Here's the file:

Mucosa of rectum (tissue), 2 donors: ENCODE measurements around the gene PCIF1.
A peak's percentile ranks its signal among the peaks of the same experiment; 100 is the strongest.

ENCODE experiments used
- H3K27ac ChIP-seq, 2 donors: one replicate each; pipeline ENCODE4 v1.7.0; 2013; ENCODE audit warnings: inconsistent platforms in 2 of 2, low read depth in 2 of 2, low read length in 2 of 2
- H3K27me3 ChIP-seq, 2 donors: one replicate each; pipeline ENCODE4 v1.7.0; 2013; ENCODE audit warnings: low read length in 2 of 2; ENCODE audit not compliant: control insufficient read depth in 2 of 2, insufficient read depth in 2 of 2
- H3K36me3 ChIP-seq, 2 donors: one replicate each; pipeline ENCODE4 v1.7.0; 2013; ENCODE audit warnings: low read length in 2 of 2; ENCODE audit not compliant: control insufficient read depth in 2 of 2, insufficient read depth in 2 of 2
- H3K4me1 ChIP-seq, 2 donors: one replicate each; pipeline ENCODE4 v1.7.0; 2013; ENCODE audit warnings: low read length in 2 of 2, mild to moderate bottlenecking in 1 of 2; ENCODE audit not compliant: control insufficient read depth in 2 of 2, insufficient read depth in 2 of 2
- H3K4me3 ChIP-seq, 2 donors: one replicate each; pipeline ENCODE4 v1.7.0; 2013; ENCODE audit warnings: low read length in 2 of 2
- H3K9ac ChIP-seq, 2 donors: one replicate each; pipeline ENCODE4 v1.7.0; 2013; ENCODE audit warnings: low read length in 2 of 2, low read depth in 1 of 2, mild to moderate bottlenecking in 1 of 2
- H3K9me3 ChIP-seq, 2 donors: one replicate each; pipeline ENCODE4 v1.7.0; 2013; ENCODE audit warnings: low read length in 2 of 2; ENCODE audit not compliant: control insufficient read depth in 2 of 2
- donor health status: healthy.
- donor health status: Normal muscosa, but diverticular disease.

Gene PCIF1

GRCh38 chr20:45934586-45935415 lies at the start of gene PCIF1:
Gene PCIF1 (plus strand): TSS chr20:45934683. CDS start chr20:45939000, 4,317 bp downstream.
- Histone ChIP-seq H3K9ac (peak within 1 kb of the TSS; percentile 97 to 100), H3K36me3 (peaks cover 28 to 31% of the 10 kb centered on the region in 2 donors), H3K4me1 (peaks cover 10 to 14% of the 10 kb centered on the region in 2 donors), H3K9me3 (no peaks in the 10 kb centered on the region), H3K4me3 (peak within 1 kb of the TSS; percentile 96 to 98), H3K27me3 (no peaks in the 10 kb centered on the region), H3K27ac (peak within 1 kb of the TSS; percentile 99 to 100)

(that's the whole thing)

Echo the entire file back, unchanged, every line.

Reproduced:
Mucosa of rectum (tissue), 2 donors: ENCODE measurements around the gene PCIF1.
A peak's percentile ranks its signal among the peaks of the same experiment; 100 is the strongest.

ENCODE experiments used
- H3K27ac ChIP-seq, 2 donors: one replicate each; pipeline ENCODE4 v1.7.0; 2013; ENCODE audit warnings: inconsistent platforms in 2 of 2, low read depth in 2 of 2, low read length in 2 of 2
- H3K27me3 ChIP-seq, 2 donors: one replicate each; pipeline ENCODE4 v1.7.0; 2013; ENCODE audit warnings: low read length in 2 of 2; ENCODE audit not compliant: control insufficient read depth in 2 of 2, insufficient read depth in 2 of 2
- H3K36me3 ChIP-seq, 2 donors: one replicate each; pipeline ENCODE4 v1.7.0; 2013; ENCODE audit warnings: low read length in 2 of 2; ENCODE audit not compliant: control insufficient read depth in 2 of 2, insufficient read depth in 2 of 2
- H3K4me1 ChIP-seq, 2 donors: one replicate each; pipeline ENCODE4 v1.7.0; 2013; ENCODE audit warnings: low read length in 2 of 2, mild to moderate bottlenecking in 1 of 2; ENCODE audit not compliant: control insufficient read depth in 2 of 2, insufficient read depth in 2 of 2
- H3K4me3 ChIP-seq, 2 donors: one replicate each; pipeline ENCODE4 v1.7.0; 2013; ENCODE audit warnings: low read length in 2 of 2
- H3K9ac ChIP-seq, 2 donors: one replicate each; pipeline ENCODE4 v1.7.0; 2013; ENCODE audit warnings: low read length in 2 of 2, low read depth in 1 of 2, mild to moderate bottlenecking in 1 of 2
- H3K9me3 ChIP-seq, 2 donors: one replicate each; pipeline ENCODE4 v1.7.0; 2013; ENCODE audit warnings: low read length in 2 of 2; ENCODE audit not compliant: control insufficient read depth in 2 of 2
- donor health status: healthy.
- donor health status: Normal muscosa, but diverticular disease.

Gene PCIF1

GRCh38 chr20:45934586-45935415 lies at the start of gene PCIF1:
Gene PCIF1 (plus strand): TSS chr20:45934683. CDS start chr20:45939000, 4,317 bp downstream.
- Histone ChIP-seq H3K9ac (peak within 1 kb of the TSS; percentile 97 to 100), H3K36me3 (peaks cover 28 to 31% of the 10 kb centered on the region in 2 donors), H3K4me1 (peaks cover 10 to 14% of the 10 kb centered on the region in 2 donors), H3K9me3 (no peaks in the 10 kb centered on the region), H3K4me3 (peak within 1 kb of the TSS; percentile 96 to 98), H3K27me3 (no peaks in the 10 kb centered on the region), H3K27ac (peak within 1 kb of the TSS; percentile 99 to 100)